Peto, who was somehow able to lend drama as well as credence to his charts and figures, arrived at his conclusions after some months of comparing and combining trials from almost all over the world.

Modest but statistically significant differences between types of therapy became evident in Peto's overview, whereas they had been undetectable or conflicting in small individual trials. It was in the overview, for example, that the anti-estrogen hormone Tamoxifen was seen to be effective in a group of postmenopausal women.

As strongly as it could, the consensus panel urged breast cancer patients, their surgeons and their oncologists to participate in clinical trials.

Most participants agreed. But there is a basic conflict between doctors, who want to give what they believe is the "best" treatment to their individual patients, and scientists, who want to know for sure what the best treatments are.

John Meyer is certain that the test he has been working with for nearly a decade can make a genuine contribution to the treatment of breast cancer. It will, however, require much more testing to prove its usefulness.

The test, called thymidine labeling index (TLI), adds the nucleic acid thymidine, made slightly radioactive, to a culture of growing can- "cer cells. After a week of growth, the radioactively labeled thymidine is incorporated into the DNA of newly produced cancer cells. The researcher can then use a special process to count the number of new cancer cells.

The test produces a ratio of labeled to unlabeled cells, which indicates the number of new cancer cells. The higher the ratio, the faster that form of the cancer is growing.

Meyer's findings suggest several things, including:

*Large breast cancer size suggests rapid growth of the tumor, not necessarily neglect.

*Because high TLI rates occur in other cancers (lymphomas, certain testicular cancers) that can be successfully controlled with cytotoxic chemotherapy, high TLI breast tumors may respond as well.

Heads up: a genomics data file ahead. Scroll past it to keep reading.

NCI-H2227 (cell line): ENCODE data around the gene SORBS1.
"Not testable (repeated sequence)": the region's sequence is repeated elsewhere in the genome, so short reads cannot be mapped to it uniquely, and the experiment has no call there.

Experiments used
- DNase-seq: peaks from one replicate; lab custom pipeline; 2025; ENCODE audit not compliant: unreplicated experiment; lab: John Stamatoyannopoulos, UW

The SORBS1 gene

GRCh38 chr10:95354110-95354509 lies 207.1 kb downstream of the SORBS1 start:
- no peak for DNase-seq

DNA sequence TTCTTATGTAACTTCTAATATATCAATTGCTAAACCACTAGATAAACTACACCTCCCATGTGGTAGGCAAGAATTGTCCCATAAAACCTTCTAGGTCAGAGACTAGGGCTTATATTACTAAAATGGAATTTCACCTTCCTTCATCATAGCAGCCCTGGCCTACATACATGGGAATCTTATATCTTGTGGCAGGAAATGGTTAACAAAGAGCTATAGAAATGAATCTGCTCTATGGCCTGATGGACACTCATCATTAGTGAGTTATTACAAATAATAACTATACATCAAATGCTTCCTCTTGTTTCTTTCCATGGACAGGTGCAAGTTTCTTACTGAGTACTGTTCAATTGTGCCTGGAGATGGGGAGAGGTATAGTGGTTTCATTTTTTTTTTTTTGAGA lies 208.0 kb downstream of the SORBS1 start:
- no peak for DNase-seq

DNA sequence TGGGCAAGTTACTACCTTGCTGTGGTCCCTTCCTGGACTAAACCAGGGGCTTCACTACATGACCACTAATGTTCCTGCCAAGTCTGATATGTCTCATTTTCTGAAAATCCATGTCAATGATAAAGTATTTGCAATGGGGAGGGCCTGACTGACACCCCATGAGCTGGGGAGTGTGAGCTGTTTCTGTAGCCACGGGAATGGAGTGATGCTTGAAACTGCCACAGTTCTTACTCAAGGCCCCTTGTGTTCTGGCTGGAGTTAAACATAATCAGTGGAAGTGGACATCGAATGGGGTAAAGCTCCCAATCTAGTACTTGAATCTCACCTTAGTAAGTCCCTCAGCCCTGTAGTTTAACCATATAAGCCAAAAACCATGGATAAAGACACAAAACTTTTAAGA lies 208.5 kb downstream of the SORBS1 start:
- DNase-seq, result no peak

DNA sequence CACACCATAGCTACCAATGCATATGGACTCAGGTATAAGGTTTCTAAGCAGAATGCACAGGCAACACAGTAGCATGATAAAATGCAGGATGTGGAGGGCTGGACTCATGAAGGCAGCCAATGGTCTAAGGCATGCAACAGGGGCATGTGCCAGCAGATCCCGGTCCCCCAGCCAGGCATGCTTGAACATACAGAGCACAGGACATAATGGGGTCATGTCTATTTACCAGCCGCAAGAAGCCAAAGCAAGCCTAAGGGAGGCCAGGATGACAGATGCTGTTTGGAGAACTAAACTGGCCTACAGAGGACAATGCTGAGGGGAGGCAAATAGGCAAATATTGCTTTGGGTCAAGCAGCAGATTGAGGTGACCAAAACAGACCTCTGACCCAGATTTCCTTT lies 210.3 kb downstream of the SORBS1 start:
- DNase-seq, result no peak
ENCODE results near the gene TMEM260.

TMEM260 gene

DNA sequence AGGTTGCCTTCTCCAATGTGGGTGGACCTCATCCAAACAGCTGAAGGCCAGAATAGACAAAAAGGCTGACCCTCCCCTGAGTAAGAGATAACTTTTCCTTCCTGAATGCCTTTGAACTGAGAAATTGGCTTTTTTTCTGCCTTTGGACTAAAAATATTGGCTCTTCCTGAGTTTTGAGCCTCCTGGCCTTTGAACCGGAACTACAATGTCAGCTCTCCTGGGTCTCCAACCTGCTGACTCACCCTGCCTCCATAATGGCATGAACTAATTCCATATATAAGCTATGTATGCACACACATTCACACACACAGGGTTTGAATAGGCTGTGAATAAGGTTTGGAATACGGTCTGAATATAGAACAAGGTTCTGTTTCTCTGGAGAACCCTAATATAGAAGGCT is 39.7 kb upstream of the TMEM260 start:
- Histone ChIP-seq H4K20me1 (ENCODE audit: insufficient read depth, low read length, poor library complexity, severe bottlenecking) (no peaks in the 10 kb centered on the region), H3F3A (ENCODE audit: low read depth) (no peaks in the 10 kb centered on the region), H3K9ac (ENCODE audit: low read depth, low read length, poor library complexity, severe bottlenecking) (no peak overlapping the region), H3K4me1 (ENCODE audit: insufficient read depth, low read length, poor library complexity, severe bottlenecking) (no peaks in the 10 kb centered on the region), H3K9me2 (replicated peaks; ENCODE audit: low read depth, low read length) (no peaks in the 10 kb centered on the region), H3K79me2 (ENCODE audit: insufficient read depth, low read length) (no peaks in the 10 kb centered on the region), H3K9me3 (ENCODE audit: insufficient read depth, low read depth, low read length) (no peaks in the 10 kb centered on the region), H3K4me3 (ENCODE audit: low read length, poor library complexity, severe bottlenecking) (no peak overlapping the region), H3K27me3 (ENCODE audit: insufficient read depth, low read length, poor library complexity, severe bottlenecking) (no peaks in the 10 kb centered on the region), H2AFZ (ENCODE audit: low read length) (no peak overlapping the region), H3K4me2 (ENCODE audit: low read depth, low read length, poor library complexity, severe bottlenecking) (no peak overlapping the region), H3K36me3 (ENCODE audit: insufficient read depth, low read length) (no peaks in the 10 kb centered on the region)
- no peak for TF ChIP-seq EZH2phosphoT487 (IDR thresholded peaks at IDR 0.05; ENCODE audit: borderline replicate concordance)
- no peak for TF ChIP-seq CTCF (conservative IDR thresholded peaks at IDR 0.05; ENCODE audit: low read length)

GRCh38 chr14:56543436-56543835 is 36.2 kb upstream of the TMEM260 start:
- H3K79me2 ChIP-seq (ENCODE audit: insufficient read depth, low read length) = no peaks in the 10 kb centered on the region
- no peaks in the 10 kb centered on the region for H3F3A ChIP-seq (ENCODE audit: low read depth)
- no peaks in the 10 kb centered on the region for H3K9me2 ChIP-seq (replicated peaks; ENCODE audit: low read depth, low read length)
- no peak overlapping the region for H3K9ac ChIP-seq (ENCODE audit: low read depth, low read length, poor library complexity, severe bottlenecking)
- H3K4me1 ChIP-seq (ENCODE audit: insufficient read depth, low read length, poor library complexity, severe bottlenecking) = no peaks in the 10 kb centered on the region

Cancer cells, by and large, are more dangerous when they proliferate rapidly, in part because they can mutate faster into strains that are resistant to any known therapy. But, notes Meyer, they are also more vulnerable when they are dividng so fast.

*Hormone therapy (such as Tamoxifen) seems to work best when the tumor has a low TLI index -- which means it is slow growing.

The TLI results may designate fast growing tumors when the hormone tests are positive or negative, or when the axillary nodes are positive or negative. It is an independent test of the tumor's virulence.

"What is exciting about this," says National Cancer Institute biochemist Barbara Vonderhaar "is that it offers an objective test of the tumor. When a biopsy is taken, the pathologist stains it with various dyes and compounds and can determine by its shape if it is abnormal. This can be pretty subjec-tive. So far, the most common objective test is whether the cancer is responsive to the hormones estrogen and progesterone, but this is not 100 percent satisfactory.

"This test can take us into a second or third dimension of defining the tumor."

TLI is being tested in Italy, says Meyer, and some results are scheduled to be published soon.

"But," he says, "the next step is to find out whether you can first identify the high risk patients and, next, whether you can prevent relapse by treating them with a chemotherapeutic regimen."

With a randomized study, Meyer says, "you can find out if you are preventing recurrences and then the advance can save lives. But if you never do that, some people will be using it and others won't because they won't be convinced it works."

Trials done by the National Surgical Adjuvant Project for Breast Cancers, headed by Dr. Bernard Fisher, Meyer said, "really established a firm basis and revolutionized surgical treatment, but they were done over the objections of people who thought they knew what was best. And it turns out they really didn't know at all."

Resources

For more information about NIH-sponsored clinical trials, call 636-5700 in the metropolitian area or 1-800-4-CANCER.